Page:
With the next general elections due by April 2013, and in light of recent political uncertainties, one crucial subject is relatively missing from public discussion: gas subsidies.
Gas is heavily subsidized in Malaysia, to the tune of $14 billion in 2008.  That keeps fuel prices in Malaysia at about USD$0.60 per liter for RON95, the regular unleaded fuel, while the premium RON97 goes at USD$0.91 per liter. Diesel is priced at USD$0.56 per liter.
“We started the subsidies after the Asian financial crisis, and we should not have continued doing that. We should have weaned ourselves off it and gone back to market prices after the economy picked up again.” 
The Asian financial crisis in 1997 led to gas subsidization to help Malaysians cope with living costs and keep consumer goods prices down. Since then the subsidization cost continued rising.
As of 2012, reports indicate that Malaysia’s fuel prices are the 10th cheapest in the world and the second cheapest in Asia. However, as gas prices worldwide kept rising since 1997, the subsidization burden on the government had also risen, and in 2010 fuel subsidization alone amounted to 4.7% of government spending.
Problems From Gas Subsidization
“The country cannot rely on fuel subsidy-driven consumption to prop up the economy in the long run.” 
Economists have long warned that subsidization is unsustainable, especially since rising energy prices means the subsidy bill will also continue rising and eat up more of the government budget.
In addition to the huge bill for the government, inadequate targeting means that most of the subsidies are not going to the poor that the subsidies are intended to aid; instead the ones benefitting most from subsidies are regular consumers and companies. 
Benefiting from and reliance on subsidies has lead to inefficiencies in the industry sector.
“The subsidies have not only distorted the market but also created an economic system where people do not look at opportunities to enhance energy efficiency,” International Gas Union president Datuk (Dr) Abdul Rahim Hashim commented in June 2012 , after commenting earlier that:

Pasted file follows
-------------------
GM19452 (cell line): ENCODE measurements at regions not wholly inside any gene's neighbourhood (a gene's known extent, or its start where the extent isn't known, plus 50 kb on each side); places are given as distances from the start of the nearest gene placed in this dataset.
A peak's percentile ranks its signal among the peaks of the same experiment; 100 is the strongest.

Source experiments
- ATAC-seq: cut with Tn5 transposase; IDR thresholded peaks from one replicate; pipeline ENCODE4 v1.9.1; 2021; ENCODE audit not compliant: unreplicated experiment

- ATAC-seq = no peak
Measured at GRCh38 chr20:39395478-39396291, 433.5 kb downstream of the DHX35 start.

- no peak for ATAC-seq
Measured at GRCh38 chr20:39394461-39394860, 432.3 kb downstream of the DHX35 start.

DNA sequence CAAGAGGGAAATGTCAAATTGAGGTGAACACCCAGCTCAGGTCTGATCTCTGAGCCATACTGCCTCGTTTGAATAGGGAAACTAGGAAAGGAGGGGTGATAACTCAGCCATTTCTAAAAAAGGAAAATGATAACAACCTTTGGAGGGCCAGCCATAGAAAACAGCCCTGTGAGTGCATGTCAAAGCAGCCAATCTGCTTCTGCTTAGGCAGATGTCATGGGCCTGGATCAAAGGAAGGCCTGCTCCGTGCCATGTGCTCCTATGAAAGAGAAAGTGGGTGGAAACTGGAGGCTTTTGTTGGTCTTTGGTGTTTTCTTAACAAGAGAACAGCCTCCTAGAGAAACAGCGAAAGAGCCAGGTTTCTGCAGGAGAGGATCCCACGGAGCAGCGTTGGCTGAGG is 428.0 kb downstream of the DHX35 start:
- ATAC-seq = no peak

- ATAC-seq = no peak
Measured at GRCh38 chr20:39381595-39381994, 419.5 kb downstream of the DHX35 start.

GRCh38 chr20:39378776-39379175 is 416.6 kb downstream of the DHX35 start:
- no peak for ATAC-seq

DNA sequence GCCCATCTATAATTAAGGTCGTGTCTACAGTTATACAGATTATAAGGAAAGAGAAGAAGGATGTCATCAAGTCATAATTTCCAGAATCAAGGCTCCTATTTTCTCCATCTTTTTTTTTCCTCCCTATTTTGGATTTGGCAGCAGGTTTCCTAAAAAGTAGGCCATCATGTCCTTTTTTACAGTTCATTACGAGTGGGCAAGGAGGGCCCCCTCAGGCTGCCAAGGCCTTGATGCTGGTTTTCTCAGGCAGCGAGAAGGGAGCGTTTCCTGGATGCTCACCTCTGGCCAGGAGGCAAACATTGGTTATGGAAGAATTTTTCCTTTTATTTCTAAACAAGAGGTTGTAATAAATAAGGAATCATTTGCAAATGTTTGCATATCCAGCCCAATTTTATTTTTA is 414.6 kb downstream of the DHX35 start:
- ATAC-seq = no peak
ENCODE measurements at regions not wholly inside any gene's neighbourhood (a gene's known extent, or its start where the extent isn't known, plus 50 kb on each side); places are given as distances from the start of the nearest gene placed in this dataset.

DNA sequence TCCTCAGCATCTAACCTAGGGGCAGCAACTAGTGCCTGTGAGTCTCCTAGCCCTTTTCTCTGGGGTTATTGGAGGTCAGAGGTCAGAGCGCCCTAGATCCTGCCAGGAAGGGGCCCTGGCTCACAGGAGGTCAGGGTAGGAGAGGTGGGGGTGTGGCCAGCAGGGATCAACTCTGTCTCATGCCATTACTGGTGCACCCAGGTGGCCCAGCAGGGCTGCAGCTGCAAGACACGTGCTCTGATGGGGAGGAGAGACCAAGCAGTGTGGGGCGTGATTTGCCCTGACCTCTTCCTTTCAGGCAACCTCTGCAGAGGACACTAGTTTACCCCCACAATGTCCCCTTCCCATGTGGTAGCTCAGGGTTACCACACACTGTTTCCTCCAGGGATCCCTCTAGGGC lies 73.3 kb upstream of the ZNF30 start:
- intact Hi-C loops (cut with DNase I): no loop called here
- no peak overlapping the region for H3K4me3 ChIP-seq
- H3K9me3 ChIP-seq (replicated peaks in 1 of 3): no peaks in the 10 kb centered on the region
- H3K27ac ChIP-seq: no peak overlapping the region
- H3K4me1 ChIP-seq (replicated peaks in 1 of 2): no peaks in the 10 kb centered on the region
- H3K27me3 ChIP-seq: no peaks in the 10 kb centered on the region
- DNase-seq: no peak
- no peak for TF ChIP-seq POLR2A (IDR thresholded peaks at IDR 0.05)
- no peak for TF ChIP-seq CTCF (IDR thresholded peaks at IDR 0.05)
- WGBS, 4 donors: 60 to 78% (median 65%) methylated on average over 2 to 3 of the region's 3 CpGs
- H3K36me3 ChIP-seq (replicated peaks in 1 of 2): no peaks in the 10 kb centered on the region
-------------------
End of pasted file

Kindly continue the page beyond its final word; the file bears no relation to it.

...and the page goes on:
“The current gas prices do not benefit the guys with the small cars and kapcai, but people who have two or three cars in their garage. You have to be specific with subsidies and not cover the whole spectrum of customers.”
Due to subsidized prices, Malaysia has also faced the problem of gas smuggling and illegal re-sales.  While Malaysia has already started to narrow down its subsidy targeting for fuel, for instance banning the sale of subsidized petrol to foreign-registered vehicles within a 50km radius from borders with Thailand and Singapore , eventually Malaysia needs to cut gas subsidies entirely in order to survive.
Removing Subsidies: Not Easy
When gasoline prices doubled to USD $0.84 per liter in 2008, then-prime minister Abdullah Ahmad Badawi’s approval rating fell drastically from 91% to less than 50%. 
Despite numerous price cuts, he never recovered the angry public’s support.
The main issue with removing gas subsidies is that price increases in the past have always seen prices of basic goods rise as well. With that in mind the current prime minister, Najib Razak, has been careful to follow each of the three price increases during his time with measures to counter the impact on those with lower income.
The recent salary increase of lower-ranking civil servants is one such measure.
At the World Gas Conference in June 2012, Najib claimed that his administration is on track to removing gas subsidies completely by 2015.  Bearing in mind that he froze subsidy cut plans a year after introducing them in 2011, so far there has been no clear plan on achieving zero-subsidy gas market explained to the public.
Surprisingly, this issue has not seen as many questions as it should have from the opposition.
No Real Plan to Scrap Subsidies
Either side which can come up with a plan of scrapping the unsustainable subsidies without letting mass inflation follow would be favorites come the next election.
Yet, with relative silence from both the government and the opposition while they bring up other less significant issues to fish for votes, the frightening possibility playing on the back of the public’s collective mind now is that neither side has any clear idea how to do it.
The potential backlash in a major price increase due to subsidy reduction is potentially career-ending (as evidenced by Badawi’s early retirement) and Najib faces a huge problem: subsidies have to go, but can he do it while maintaining his political position?
References & Image Credits:
(1) USA Today
(2) The Star
(3) The Malaysian Insider
(4) The Star
(5) The Sun Daily
(6)(8) The Malaysian Insider
(7) The Star
(9) Web Crunch
(10) The Malaysian Insider
(12) Mayalsian Digest